This past weekend was 4th of July weekend here in the states -- in which Americans celebrate their independence and their God-given right to host barbecues and blow the smithereens out of their own yards and neighborhoods. Hey, what do you expect from a country that has the lyrics, "And the rocket's red glare, the bombs bursting in air," in its national anthem?
And, BOY, do we love fireworks. Never mind that fireworks were invented in China. Never mind that, every year, some American SOMEwhere finds a way to lose a limb and/or set a building on fire by doing something STOOpid with fireworks. We've always been more than happy to make fireworks a big part of 4th of July celebrations -- or ANY celebration, for that matter. I can't tell you how many times well-meaning folks in my home town (Indianapolis) have tried to get fireworks banned because, well, they ARE dangerous. The bans never work, though, and Indianapolis neighborhoods still, always end up looking and sounding like war zones on July 4th.
I guess the people who always try to ban fireworks should be grateful that most Americans no longer celebrate the 4th of July via anvil blasting. In fact, most Americans don't even know what anvil blasting IS anymore, mostly due to the fact that there aren't many blacksmiths around these days.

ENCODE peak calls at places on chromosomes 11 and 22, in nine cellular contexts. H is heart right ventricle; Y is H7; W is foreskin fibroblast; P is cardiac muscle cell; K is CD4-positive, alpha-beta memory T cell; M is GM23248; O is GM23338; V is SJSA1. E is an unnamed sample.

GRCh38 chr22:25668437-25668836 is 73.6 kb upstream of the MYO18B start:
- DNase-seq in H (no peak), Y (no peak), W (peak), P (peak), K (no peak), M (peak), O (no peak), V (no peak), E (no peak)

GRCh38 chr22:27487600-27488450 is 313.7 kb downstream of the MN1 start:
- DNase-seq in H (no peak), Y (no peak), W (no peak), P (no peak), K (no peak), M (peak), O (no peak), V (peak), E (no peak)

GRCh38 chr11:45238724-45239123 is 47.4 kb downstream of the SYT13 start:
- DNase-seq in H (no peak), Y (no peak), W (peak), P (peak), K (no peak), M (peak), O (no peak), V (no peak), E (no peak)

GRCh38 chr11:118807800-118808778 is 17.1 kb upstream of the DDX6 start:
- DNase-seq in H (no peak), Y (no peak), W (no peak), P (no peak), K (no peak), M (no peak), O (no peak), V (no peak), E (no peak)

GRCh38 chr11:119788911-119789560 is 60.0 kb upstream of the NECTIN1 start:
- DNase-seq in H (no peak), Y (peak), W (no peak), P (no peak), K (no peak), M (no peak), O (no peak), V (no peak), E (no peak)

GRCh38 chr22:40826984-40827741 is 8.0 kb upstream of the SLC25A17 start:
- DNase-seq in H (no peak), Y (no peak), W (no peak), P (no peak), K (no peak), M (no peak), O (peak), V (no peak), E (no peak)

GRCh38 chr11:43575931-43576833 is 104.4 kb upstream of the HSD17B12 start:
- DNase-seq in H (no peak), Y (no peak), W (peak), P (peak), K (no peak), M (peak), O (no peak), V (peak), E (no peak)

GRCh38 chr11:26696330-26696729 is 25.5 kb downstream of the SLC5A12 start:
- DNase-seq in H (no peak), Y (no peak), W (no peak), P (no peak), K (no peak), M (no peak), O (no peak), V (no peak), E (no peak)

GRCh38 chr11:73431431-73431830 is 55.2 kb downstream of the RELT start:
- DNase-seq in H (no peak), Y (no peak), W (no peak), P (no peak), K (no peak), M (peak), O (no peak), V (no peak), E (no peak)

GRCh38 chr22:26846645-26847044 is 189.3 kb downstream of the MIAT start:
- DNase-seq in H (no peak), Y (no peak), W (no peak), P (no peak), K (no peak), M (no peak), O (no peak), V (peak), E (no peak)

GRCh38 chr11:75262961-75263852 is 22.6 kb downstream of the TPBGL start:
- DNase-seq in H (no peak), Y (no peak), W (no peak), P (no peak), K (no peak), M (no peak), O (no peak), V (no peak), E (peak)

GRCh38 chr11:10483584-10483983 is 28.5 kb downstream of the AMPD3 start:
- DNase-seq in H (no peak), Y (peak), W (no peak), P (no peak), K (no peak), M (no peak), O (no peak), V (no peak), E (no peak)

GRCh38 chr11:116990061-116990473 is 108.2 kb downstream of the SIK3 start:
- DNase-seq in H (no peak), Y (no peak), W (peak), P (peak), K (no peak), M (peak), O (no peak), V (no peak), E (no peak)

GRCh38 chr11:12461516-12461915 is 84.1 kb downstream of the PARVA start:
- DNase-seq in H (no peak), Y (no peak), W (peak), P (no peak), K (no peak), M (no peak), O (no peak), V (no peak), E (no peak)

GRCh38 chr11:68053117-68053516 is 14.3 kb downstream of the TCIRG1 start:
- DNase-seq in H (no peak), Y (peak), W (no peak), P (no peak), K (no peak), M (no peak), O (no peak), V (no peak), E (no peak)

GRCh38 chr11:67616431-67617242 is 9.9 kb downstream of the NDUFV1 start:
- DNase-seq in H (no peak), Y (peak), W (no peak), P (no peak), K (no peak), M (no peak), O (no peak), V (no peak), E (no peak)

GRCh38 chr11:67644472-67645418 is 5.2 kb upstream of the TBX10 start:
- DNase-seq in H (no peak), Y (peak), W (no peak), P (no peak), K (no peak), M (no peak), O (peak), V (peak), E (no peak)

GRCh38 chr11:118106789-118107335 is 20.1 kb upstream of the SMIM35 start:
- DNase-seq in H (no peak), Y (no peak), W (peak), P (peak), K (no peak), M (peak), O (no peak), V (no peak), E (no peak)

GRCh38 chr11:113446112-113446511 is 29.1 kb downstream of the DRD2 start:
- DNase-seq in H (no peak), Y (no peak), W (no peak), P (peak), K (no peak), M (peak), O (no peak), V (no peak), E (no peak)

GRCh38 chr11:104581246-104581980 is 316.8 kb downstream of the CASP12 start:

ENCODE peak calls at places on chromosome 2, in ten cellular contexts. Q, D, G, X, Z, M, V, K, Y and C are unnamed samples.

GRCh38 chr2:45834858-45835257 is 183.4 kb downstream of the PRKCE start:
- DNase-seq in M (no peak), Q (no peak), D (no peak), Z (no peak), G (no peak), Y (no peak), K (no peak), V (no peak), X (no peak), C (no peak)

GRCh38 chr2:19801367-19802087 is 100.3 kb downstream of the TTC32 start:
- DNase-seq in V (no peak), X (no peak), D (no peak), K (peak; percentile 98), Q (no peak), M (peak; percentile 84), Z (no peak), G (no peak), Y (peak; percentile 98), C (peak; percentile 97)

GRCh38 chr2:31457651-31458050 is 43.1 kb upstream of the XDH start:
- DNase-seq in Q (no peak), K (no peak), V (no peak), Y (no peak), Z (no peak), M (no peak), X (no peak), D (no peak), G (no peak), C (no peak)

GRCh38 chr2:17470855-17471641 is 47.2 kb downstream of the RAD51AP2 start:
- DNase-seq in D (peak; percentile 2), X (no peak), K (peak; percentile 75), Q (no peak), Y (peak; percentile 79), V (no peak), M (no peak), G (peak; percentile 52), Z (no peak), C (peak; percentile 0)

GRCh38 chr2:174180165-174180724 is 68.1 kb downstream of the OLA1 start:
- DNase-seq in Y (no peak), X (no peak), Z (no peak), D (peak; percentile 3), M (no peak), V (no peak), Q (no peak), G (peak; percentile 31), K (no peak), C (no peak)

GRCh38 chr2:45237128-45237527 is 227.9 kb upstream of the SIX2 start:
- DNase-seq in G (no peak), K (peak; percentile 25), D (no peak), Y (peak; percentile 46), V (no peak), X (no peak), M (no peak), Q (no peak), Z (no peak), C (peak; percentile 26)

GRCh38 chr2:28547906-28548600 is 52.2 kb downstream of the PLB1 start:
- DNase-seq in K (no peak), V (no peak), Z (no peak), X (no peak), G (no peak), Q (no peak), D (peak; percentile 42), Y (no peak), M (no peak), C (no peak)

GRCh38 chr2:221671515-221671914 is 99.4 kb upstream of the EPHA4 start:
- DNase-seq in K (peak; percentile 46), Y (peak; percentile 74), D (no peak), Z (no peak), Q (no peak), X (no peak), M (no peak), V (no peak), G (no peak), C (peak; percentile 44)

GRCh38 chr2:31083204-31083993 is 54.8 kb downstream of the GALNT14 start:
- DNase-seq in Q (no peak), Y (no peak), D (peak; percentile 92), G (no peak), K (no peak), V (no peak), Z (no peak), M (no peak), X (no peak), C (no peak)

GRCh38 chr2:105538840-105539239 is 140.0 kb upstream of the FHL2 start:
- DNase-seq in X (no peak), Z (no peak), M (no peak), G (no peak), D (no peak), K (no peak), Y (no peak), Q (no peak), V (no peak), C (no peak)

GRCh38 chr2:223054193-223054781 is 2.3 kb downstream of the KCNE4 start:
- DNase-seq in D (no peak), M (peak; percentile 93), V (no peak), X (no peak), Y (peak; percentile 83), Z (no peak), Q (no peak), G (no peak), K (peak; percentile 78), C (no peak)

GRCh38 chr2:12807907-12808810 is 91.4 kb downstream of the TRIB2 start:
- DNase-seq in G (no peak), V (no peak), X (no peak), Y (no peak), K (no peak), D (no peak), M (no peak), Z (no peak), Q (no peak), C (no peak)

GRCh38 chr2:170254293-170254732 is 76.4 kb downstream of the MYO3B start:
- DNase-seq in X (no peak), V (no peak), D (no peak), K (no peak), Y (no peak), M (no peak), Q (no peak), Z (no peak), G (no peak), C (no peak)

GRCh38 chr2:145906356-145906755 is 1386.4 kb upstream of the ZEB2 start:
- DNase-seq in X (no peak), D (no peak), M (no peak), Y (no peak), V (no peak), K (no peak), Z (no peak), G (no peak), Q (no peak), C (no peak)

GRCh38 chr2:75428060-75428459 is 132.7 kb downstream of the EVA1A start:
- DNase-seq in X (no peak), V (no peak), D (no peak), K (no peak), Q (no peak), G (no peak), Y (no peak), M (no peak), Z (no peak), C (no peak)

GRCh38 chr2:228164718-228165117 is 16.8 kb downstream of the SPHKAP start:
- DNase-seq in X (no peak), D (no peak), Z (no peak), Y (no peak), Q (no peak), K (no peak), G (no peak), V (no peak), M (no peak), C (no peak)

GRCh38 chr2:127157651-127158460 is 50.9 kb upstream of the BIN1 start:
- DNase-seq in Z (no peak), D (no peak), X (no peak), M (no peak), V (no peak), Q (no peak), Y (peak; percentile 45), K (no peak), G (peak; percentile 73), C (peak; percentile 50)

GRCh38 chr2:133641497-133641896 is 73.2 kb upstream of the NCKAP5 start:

What's anvil blasting, you say? Oh, it's how Americans USED to celebrate their independence, approximately 100+ years or so ago. Anvil blasting is very simple. Here's what you do: You go to the village blacksmith, get an anvil (which usually weighs a ton or so), have a bunch of guys hoist it up and rest it on top of a big keg of gunpowder, light a fuse leading to the keg, and then RUN LIKE HELL. The goal is to blast the anvil as high up in the air as possible.
Of course, the problem is, anvils don't always cooperate. They may go sideways instead of straight up. Or, they may blast into pieces and send shrapnel flying every which way. And, of course, no one wants to have a flying anvil LAND on them. It's not hard to imagine why several states made anvil blasting illegal 100 or so years ago. Even so, some historical societies still hold anvil-blasting events across the country every July 4th, in an attempt to "recreate history." Uh, HUH.
I must admit, watching a huge anvil fly across the sky WOULD be pretty damn cool, in a MythBusters "we like to blow stuff up" sort-of way. Personally, though, I'm glad there are no blacksmiths anywhere near MY neighborhood.